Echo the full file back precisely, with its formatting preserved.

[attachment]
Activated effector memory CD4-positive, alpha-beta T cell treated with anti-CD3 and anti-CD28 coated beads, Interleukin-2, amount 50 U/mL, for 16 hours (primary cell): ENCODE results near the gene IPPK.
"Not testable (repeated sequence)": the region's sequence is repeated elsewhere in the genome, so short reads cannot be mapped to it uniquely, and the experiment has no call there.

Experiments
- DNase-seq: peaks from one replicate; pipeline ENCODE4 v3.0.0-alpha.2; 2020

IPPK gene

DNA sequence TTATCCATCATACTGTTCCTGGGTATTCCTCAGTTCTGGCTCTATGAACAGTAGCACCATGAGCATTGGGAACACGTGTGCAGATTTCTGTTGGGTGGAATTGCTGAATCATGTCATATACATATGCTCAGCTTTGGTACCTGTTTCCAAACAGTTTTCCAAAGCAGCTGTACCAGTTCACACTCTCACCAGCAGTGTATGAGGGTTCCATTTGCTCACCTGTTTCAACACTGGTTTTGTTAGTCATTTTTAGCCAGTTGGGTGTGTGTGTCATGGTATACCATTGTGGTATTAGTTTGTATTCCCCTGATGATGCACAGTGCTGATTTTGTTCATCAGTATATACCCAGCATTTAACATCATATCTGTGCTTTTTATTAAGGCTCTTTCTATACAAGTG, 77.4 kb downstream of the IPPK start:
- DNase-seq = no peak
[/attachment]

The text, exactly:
Activated effector memory CD4-positive, alpha-beta T cell treated with anti-CD3 and anti-CD28 coated beads, Interleukin-2, amount 50 U/mL, for 16 hours (primary cell): ENCODE results near the gene IPPK.
"Not testable (repeated sequence)": the region's sequence is repeated elsewhere in the genome, so short reads cannot be mapped to it uniquely, and the experiment has no call there.

Experiments
- DNase-seq: peaks from one replicate; pipeline ENCODE4 v3.0.0-alpha.2; 2020

IPPK gene

DNA sequence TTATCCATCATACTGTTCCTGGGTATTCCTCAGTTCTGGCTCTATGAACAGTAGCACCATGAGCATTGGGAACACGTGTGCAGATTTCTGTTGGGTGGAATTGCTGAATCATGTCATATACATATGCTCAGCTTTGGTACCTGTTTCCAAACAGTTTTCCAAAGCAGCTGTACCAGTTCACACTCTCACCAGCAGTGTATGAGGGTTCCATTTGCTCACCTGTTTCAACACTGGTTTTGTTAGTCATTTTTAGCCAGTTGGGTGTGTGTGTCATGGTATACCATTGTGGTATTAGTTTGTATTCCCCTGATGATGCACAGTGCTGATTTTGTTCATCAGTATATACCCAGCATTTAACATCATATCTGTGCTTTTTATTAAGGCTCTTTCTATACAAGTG, 77.4 kb downstream of the IPPK start:
- DNase-seq = no peak